I started reading Alan Moore’s Last Interview and I thought, good grief. This is one mean, sneering, long-winded guy. I finished reading Alan Moore’s Last Interview and I thought, oh boy. I never want anyone to bother this tired, upset, besieged old bloke again. Where’s an even middle?
I don’t have to worry about addressing Alan Moore personally, because WWAC is struck off his list before we’re on his radar. We’ve (I’ve) interviewed Laura Sneddon before, and we (I) will again. Alan Moore, having worked with Sneddon to his dissatisfaction, has declared any friend of hers an enemy of his. There are some crimes we’d cut ties for. Spoilers–no matter how large–aren’t one of those.
I spoilt the death of Sirius Black to my entire livejournal friends list on Order of the Phoenix’ day of release, back in 600AD. I live with the guilt, but I don’t hide myself away
I’m not talking to Alan Moore, then. I’m talking about him, to you. He’s a figure in the business and we can’t pretend that people don’t listen to him. I’m talking about two things: what he ignores during the Last Interview in order to stridently assert his right to platonic art-working, and what he has stood from the industry he has worked in, becoming “~Alan Moore”.
The first section of the Last Interview is long, finicky, boring and mean-spirited. There’s broken rhetoric and facetious questioning of the faceless masses. It’s frequently disingenuous. In the name of timesaving, here are some pithy/flippant responses and abridgements I made during and after my reading. Apply them to the original piece at your leisure, if you please.
“Well if you didn’t make a fuss about THAT thing then you CANT make a fuss about this thing (that I did)” It doesn’t count if you didn’t catch everything? Don’t be so boring, man. That’s like the weakest argument ever.
Mate, don’t pretend like you cant speak with surety on your own reactions and assumptions just because people want you to explain the working behind public decisions you made that caused others upset. That’s passive aggression turned all the way up.
He’s missing the point a-purpose. Refusing the responsibility. You chose to do this, man–failure is a possibility in any endeavour.
Dedicated double vision on what “reclaiming” means and also on the difference between successful work and unsuccessful work.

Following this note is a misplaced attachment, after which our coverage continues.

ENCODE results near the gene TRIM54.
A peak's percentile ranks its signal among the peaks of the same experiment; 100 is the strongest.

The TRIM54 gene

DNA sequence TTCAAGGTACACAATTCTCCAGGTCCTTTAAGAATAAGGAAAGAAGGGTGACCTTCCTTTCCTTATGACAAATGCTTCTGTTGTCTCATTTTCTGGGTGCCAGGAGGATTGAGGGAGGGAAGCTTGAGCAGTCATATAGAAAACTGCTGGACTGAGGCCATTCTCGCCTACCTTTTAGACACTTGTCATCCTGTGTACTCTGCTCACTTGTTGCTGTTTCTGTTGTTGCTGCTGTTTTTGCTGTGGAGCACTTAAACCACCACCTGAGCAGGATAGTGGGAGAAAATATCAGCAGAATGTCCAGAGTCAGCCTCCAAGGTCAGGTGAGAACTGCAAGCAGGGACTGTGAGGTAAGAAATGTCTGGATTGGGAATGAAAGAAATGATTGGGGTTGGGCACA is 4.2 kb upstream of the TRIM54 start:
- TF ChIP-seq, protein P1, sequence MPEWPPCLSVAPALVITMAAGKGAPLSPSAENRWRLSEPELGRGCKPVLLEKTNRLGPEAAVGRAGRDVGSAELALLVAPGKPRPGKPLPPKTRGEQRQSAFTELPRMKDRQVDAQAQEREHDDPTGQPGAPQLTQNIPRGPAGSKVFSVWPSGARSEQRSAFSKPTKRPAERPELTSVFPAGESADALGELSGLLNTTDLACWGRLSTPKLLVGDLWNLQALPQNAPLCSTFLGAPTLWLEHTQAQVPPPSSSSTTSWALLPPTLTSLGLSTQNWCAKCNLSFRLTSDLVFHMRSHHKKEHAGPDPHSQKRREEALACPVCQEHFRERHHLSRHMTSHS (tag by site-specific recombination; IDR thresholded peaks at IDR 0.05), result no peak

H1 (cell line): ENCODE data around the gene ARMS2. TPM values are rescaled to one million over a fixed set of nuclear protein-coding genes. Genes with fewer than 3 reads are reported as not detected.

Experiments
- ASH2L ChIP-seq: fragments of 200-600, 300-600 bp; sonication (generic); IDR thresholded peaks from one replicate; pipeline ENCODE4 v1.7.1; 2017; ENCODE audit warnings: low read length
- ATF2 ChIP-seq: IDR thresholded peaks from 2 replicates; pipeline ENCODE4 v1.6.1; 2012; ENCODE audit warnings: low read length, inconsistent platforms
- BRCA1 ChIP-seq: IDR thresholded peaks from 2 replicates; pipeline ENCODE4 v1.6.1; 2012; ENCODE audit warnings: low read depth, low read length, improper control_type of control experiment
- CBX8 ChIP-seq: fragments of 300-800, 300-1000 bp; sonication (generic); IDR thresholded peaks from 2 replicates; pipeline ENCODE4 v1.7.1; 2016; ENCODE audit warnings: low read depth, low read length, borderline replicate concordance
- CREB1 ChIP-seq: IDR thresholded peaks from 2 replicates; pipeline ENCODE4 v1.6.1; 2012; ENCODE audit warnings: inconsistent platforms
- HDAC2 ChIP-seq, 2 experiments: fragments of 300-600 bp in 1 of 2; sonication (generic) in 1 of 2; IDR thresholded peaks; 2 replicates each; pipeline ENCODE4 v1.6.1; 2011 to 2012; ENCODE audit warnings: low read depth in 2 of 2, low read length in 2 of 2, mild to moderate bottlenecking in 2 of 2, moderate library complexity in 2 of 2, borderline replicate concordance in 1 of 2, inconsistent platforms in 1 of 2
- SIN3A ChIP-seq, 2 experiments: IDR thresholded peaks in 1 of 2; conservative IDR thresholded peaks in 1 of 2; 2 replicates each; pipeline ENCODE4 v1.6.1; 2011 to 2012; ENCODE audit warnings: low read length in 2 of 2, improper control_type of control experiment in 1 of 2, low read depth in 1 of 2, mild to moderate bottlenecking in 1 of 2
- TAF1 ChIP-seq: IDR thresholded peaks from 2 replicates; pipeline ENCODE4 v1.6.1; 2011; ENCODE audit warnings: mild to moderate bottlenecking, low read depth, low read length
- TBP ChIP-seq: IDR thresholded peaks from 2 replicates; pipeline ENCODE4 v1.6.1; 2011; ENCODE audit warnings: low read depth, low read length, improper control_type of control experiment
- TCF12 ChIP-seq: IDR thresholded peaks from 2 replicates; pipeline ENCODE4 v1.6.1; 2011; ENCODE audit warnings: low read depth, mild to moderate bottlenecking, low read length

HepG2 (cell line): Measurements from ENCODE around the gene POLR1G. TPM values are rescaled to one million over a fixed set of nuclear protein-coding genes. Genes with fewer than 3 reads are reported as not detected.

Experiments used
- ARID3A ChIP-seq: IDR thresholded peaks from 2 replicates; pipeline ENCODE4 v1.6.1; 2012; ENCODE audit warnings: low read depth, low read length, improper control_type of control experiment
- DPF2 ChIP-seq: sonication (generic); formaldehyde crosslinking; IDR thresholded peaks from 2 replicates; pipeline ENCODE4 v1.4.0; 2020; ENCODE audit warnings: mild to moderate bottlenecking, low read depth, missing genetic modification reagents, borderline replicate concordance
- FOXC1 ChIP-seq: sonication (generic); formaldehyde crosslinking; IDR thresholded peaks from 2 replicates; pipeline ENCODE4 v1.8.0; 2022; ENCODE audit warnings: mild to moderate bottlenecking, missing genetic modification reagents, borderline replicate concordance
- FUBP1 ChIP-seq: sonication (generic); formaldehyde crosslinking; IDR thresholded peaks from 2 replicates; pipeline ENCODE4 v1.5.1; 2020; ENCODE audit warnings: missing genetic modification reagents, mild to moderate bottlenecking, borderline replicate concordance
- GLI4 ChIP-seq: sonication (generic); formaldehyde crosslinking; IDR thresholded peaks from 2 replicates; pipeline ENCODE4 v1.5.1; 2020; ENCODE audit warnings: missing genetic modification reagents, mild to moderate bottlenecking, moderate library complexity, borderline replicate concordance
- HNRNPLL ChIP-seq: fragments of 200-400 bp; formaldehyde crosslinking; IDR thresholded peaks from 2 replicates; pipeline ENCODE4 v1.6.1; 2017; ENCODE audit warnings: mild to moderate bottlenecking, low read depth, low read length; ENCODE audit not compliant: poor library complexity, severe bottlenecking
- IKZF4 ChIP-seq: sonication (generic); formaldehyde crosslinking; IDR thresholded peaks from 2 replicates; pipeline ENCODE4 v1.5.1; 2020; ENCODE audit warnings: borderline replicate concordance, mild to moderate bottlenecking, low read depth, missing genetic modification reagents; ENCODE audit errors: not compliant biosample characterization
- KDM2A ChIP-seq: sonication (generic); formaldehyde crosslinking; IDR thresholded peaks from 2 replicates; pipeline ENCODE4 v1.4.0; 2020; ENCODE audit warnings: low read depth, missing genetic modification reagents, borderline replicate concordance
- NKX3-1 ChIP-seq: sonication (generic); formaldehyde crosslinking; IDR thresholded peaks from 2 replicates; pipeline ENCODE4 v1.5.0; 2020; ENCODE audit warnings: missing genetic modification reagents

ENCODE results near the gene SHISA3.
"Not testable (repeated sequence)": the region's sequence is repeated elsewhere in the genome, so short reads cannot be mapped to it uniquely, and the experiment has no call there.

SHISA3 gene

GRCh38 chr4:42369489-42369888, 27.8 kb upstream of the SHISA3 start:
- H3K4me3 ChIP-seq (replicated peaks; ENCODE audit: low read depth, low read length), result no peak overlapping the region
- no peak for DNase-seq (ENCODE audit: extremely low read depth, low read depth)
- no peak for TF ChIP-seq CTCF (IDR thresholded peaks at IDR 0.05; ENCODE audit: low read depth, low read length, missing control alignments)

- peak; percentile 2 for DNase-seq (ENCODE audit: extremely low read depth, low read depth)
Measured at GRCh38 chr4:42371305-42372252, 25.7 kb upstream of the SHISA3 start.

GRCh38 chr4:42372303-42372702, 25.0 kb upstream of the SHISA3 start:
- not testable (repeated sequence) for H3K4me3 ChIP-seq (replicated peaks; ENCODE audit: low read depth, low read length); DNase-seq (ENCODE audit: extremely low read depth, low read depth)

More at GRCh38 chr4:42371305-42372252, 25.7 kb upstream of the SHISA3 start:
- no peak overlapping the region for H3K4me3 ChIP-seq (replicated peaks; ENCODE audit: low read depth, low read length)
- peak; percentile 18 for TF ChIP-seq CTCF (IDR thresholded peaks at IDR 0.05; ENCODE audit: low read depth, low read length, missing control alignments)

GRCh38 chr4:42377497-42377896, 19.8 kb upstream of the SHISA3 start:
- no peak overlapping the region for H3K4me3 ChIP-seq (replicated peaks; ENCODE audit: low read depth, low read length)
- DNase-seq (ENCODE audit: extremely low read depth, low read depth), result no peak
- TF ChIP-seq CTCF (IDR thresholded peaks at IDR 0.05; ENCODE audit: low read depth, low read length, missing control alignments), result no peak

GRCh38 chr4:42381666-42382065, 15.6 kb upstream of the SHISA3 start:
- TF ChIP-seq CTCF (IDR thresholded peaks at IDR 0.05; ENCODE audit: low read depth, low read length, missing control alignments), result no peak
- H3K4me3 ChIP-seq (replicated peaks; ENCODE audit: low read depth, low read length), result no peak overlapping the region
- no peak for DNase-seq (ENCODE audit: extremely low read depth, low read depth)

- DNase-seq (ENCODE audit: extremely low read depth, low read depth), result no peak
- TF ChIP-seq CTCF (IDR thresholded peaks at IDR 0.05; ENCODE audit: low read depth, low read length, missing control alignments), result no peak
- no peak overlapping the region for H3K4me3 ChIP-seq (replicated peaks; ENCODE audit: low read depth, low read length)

See, right? When it’s bad, we say “no, that’s bad, you didn’t try hard enough and it might have been better not to publish it at all”. People think that yours was bad. You say that opinions on your success are all legitimate, but you continue to rebuff them. You can’t have that cake and eat it too.
He seems to be arguing from an oddly binary perspective.
I feel kind of bad for him, like couldn’t he have just said “I’m doing my best and having fun being clever, I guess I didn’t do for you what I tried to, that sucks. Maybe I am a bit more invested in telling a smart story than I am in making sure I won’t make anyone feel bad reading or hearing about it. I’m sort of old, I tried, I don’t want to talk about it”
The most important sentence fragment in the thing so far: “To my mind, the only mind I had direct access to[…]”
And that’s really that, because I don’t owe Alan Moore my time–and he wouldn’t want it if I did. If you care about author-audience relationships, if you care about text-audience relationships, and if you think that Alan Moore speaks only wisdom and gold: there’s the puzzle, up above. It’s up to you to think about why I, why so many other readers of the Last Interview, think that so much of it was bunk. If you care. If you care. If you care.
The question, before I get sympathetic, is that if Moore, his collaborators or his editors could not put “dark-matter-cosmos”, “pink slave-taking aliens”, “sing-song speech”, “escaped slave” and “golliwog” together to make some people are going to notice the strong pattern template that this has in common with the historical narrative of racism(which colour crayon is a white child given to draw themselves with? Pink), then… Are they really the right team to be working on a book that is all about noticing and embroidering strong pattern matches within fiction and history?